This was the week. My Hay House calendar for Tuesday said “Today is the beginning of a positive turning point for me.” I decided to take that seriously and get up and go out into the world of my former life. I went for a 2 mile walk and felt pretty accomplished, a little out of shape, but happier. I considered it a meditation walk, contemplating the houses, trees, birds, dogs out for their morning walks and listening to the sounds in the neighborhood and in my head.
Wednesday I decided to take the big step and return to yoga. I haven’t been since early March, unable to face the introspection and solitude on my yoga mat, but my body craved the stretch, the familiar asanas and the quiet reward of the savasana at the end of class. I walked into the studio and was asked if I had cancelled my membership. No, I’ve just been gone for a while. I’ve had some stuff going on. I have seen the payment going out of my account each month. No problem. Walking into the room I run into a teacher I know who is a member of my community. She knows everything and gives me a hug and encouragement, “It will be good, just what you need, really.” I hope so.
Laying out my mat, I assemble the familiar props, foam blocks, blankets and a strap; I lay down, breathing in the calm. The teacher is smiling and positive, speaking slowly and demonstrating every new posture and walking around the room helping to make small adjustments. The bamboo floor is smooth and lovely, the blue walls are tranquil and the view out the windows is of children playing on a leafy climbing structure. I breathe, arms circling up and folding forward, then fingertips to shins stretching out and folding down again. Stepping back into plank, the most difficult for me, I breathe into the rigidity of the pose and then down, chaturanga dandasana, pushing slightly up to a low cobra and elevating into downward facing dog. Stepping forward on my mat, arms circling, reaching up, I look up at my hands and then bring them to my heart center. There is nowhere else to look, except in my heart.
Today I went to yoga, the second day back was not as dramatic, no questions, just smiles and hellos by name. I settled in and welcomed the calm, the warmth of the room and the returning familiarity of sun salutations. Today we work on balance. Triangle pose and preparation for half-moon, standing on one leg, lifting the other straight out and up using the foam block for support. I need practice on balancing, my leg wobbles and I am glad for the support of the block but it still doesn’t guarantee an easy balance. It still takes work, repositioning and focusing on the breathing through it all.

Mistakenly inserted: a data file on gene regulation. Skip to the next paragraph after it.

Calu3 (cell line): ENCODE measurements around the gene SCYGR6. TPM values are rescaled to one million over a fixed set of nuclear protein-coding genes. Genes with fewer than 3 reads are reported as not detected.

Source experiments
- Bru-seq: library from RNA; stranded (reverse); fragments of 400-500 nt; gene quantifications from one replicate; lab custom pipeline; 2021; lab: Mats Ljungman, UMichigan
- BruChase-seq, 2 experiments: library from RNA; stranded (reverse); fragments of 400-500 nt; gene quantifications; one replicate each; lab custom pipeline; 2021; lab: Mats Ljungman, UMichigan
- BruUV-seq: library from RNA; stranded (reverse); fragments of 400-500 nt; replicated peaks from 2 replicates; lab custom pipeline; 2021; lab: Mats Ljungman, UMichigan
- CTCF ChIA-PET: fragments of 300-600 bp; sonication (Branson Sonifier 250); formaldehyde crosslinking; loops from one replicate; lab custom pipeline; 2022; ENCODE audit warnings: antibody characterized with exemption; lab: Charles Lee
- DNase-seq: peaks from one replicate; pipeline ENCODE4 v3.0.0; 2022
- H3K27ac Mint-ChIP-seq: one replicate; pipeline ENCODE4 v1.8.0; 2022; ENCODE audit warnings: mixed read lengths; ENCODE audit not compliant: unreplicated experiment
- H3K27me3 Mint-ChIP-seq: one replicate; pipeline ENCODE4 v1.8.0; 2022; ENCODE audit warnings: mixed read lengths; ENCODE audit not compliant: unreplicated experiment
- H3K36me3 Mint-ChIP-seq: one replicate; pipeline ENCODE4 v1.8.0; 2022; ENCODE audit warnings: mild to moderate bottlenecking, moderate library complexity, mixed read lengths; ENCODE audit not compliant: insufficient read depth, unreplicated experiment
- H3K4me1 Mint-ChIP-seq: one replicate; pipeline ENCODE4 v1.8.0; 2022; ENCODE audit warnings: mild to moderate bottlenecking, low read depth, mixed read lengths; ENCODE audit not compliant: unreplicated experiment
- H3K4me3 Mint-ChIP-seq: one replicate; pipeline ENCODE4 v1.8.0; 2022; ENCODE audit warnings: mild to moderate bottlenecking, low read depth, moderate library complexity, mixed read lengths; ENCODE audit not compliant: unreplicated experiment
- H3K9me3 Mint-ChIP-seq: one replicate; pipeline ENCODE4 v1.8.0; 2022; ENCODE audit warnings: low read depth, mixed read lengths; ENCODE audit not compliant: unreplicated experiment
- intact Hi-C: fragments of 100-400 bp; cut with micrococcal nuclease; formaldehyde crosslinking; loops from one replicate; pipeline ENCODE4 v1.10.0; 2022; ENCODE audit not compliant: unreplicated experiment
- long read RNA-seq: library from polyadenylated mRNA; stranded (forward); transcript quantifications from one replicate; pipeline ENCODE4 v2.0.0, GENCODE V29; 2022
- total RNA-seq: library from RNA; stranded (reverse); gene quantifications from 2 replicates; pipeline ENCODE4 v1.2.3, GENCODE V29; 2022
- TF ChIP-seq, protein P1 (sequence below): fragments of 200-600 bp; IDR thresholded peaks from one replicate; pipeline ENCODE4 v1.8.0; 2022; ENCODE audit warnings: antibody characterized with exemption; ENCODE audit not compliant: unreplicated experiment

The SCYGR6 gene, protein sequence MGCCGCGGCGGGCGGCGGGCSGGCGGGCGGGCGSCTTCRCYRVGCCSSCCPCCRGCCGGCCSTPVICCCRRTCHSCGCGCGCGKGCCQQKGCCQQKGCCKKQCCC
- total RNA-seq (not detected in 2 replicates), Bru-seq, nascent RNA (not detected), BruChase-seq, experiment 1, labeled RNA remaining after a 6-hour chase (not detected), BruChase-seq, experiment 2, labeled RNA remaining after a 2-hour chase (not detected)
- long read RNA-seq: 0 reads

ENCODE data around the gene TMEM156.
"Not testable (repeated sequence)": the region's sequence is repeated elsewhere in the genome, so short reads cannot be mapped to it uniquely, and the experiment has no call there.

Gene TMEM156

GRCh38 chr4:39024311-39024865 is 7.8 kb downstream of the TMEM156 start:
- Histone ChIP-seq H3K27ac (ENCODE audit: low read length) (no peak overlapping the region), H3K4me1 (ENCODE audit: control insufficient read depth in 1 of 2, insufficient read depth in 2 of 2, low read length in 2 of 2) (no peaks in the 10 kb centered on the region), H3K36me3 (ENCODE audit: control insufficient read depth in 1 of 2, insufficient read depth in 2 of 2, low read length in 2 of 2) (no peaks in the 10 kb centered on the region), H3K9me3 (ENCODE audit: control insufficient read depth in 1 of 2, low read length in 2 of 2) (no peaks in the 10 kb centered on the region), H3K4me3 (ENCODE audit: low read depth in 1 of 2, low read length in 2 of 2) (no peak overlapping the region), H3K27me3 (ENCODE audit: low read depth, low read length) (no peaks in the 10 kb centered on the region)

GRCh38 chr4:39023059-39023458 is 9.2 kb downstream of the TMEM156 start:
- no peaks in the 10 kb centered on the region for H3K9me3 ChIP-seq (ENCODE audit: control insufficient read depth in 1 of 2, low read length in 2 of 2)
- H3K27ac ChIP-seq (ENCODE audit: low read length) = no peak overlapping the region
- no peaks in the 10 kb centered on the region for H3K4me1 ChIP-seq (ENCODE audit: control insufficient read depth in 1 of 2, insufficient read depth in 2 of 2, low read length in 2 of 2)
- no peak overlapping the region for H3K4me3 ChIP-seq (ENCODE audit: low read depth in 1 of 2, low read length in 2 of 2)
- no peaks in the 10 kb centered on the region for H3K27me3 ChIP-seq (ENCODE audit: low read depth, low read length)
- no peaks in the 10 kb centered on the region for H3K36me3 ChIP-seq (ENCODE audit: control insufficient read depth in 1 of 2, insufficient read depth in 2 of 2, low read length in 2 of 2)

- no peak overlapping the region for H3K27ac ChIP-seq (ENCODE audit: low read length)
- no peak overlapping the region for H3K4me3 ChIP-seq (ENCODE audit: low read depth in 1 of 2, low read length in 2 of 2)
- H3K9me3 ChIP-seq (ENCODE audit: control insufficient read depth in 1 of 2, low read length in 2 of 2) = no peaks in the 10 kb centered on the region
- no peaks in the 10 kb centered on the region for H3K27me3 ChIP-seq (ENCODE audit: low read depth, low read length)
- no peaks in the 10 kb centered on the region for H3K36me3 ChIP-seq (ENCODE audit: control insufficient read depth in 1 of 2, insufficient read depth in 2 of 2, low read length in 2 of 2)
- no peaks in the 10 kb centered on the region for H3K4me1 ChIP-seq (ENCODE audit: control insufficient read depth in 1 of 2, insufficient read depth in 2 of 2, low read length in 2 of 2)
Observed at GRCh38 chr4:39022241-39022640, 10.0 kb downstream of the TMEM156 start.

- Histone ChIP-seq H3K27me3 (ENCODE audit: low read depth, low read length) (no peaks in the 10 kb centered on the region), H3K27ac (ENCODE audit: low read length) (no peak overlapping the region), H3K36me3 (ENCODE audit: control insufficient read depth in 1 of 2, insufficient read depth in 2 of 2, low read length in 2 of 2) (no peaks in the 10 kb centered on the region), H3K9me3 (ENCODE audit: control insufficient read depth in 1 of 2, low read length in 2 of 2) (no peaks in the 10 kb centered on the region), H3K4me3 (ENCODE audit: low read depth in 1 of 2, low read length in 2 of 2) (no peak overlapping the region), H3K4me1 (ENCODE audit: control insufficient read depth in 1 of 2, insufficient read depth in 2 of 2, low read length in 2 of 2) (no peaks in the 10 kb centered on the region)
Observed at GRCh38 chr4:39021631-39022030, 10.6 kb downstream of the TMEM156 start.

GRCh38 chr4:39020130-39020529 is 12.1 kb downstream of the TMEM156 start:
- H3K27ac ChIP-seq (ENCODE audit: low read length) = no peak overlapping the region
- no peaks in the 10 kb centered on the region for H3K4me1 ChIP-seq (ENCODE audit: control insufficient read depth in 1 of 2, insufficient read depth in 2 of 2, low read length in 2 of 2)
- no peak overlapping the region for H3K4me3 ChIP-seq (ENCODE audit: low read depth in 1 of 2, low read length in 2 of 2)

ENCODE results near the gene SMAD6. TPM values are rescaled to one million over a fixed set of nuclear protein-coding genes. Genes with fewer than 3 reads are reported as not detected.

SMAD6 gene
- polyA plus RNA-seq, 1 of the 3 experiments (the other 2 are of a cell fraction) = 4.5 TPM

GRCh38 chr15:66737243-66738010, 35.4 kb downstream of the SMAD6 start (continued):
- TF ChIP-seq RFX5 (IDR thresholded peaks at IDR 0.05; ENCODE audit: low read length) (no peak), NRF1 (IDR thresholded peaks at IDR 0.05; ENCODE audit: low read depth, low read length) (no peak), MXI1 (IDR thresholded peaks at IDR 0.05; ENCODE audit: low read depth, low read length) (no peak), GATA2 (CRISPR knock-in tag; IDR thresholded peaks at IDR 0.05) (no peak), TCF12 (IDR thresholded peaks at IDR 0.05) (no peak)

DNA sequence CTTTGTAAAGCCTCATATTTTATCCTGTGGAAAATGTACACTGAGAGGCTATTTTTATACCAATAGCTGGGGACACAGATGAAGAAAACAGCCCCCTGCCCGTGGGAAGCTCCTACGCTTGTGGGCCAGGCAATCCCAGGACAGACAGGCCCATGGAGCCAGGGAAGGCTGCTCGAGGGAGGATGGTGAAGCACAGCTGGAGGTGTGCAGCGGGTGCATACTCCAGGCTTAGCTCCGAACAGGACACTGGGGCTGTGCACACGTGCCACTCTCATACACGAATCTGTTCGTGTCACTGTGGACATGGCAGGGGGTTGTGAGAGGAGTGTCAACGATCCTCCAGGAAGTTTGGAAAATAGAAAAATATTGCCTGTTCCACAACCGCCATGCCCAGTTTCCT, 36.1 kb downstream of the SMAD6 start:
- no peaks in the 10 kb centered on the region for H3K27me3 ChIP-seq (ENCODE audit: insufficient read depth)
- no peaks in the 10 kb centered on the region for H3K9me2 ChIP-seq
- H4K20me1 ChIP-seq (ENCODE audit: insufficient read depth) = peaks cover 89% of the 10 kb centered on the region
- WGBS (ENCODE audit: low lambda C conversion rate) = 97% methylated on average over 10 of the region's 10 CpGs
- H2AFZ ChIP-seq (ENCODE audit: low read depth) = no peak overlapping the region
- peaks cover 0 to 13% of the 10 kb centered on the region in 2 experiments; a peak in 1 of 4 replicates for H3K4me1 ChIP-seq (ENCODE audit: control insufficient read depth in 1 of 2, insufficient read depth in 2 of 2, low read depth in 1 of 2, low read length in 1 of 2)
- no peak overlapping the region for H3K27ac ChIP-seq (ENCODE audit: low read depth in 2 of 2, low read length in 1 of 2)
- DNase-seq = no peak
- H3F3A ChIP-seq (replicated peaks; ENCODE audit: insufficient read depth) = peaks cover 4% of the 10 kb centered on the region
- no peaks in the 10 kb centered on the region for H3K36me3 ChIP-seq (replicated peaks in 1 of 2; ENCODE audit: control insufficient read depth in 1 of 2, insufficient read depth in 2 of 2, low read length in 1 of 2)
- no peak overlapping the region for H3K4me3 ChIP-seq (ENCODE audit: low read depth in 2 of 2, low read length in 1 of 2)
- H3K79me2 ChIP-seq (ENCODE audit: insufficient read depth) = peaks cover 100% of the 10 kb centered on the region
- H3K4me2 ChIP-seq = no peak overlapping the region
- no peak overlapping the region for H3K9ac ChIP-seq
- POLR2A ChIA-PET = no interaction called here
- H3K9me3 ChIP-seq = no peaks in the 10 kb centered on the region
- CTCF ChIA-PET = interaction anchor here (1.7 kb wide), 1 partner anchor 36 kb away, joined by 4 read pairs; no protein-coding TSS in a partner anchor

It was a good idea to meet up with my friend and her dog to walk the lake today. The weather was perfect, crisp, slightly warm from the weak winter sun and the winds hadn’t picked up yet. We walked briskly, catching up and keeping up with her dog Pink. Ellen and I have been friends since we were 13 and that’s saying a lot. A lot of time and water under the bridge. We have been in and out of contact and manage to stay connected somehow. We chat and observe the people, old immigrants, young children still on winter break, men fishing or playing with remote-controlled boats on the lake. We pass the different areas; the playground, the bridge crossing the tumbling water, the bird-filled trees that sound like an aviary as we pass underneath and the benches inhabited by people reading, talking, resting and daydreaming. We see children frolicking as they run from the large geese and tease the smaller birds with crumbs. We hear people speaking many languages. What is that? Russian, Spanish, Italian? There is a melding pot of people all out for a day in January, starting the New Year with a stroll, a walk hand-in-hand, in workout gear, new sneakers, old walking shoes and jackets, with arms pumping and quick breaths, with hands holding canes to steady plump bodies breathing slowly. For this hour, we walk in this moment in time. Old friends sharing, enjoying the beauty that exists within a busy city.
“Nobody can go back and start a new beginning, but anyone can start today and make a new ending.”
I heard this quote during my wonderful Weight Watcher’s Meeting with Michelle Jacob last Saturday, and though I have heard it before, this time it sunk in. I have been thinking about positive ways to move on, move forward and what I want to change for the New Year. This is often a time of reflection, my usual pastime, which is accentuated during this time of year because so many others are putting energy in the same place. I am creating a list of changes and here is the beginning of my list:
1. Write more: I am happiest when I do this and actually have begun to crave writing time, which must mean it is really something I need to do for my soul.